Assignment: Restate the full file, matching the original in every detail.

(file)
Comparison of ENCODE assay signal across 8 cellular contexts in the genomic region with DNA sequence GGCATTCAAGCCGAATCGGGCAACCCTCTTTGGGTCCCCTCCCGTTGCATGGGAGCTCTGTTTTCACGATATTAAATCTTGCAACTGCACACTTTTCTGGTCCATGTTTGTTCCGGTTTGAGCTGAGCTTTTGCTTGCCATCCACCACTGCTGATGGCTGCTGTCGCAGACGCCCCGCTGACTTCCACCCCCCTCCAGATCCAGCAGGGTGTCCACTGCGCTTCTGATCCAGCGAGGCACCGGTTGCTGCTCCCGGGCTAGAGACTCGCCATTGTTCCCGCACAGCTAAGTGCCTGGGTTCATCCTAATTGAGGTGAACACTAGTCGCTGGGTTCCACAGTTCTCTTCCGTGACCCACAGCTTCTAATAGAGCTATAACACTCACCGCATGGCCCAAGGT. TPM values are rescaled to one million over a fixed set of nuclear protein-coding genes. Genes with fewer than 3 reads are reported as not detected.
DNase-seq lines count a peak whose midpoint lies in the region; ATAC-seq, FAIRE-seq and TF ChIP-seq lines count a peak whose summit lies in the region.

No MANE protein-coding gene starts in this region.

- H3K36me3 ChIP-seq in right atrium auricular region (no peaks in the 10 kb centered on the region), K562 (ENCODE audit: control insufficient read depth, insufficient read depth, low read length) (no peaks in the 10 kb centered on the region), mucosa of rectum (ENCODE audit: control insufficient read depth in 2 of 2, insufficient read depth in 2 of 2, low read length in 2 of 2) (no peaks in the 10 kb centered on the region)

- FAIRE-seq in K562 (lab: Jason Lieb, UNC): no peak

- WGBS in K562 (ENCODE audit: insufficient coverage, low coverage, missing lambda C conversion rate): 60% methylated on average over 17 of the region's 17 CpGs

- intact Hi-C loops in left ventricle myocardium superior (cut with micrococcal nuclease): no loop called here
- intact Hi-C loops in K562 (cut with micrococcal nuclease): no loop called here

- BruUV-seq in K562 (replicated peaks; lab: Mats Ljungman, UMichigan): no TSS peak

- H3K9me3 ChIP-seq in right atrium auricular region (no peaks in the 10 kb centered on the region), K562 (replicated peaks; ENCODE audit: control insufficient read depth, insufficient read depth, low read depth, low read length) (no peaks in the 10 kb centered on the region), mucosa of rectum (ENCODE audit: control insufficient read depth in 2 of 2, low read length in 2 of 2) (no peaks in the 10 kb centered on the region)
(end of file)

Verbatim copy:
Comparison of ENCODE assay signal across 8 cellular contexts in the genomic region with DNA sequence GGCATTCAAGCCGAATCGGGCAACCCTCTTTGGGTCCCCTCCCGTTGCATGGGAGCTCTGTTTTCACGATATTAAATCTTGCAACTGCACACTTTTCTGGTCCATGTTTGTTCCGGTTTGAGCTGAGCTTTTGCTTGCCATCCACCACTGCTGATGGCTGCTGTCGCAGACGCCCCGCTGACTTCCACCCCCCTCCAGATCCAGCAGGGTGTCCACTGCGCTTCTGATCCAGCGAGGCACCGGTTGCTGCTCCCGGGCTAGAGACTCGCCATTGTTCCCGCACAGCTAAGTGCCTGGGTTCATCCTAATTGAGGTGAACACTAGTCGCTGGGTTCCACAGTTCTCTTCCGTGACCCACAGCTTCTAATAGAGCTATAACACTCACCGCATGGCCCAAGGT. TPM values are rescaled to one million over a fixed set of nuclear protein-coding genes. Genes with fewer than 3 reads are reported as not detected.
DNase-seq lines count a peak whose midpoint lies in the region; ATAC-seq, FAIRE-seq and TF ChIP-seq lines count a peak whose summit lies in the region.

No MANE protein-coding gene starts in this region.

- H3K36me3 ChIP-seq in right atrium auricular region (no peaks in the 10 kb centered on the region), K562 (ENCODE audit: control insufficient read depth, insufficient read depth, low read length) (no peaks in the 10 kb centered on the region), mucosa of rectum (ENCODE audit: control insufficient read depth in 2 of 2, insufficient read depth in 2 of 2, low read length in 2 of 2) (no peaks in the 10 kb centered on the region)

- FAIRE-seq in K562 (lab: Jason Lieb, UNC): no peak

- WGBS in K562 (ENCODE audit: insufficient coverage, low coverage, missing lambda C conversion rate): 60% methylated on average over 17 of the region's 17 CpGs

- intact Hi-C loops in left ventricle myocardium superior (cut with micrococcal nuclease): no loop called here
- intact Hi-C loops in K562 (cut with micrococcal nuclease): no loop called here

- BruUV-seq in K562 (replicated peaks; lab: Mats Ljungman, UMichigan): no TSS peak

- H3K9me3 ChIP-seq in right atrium auricular region (no peaks in the 10 kb centered on the region), K562 (replicated peaks; ENCODE audit: control insufficient read depth, insufficient read depth, low read depth, low read length) (no peaks in the 10 kb centered on the region), mucosa of rectum (ENCODE audit: control insufficient read depth in 2 of 2, low read length in 2 of 2) (no peaks in the 10 kb centered on the region)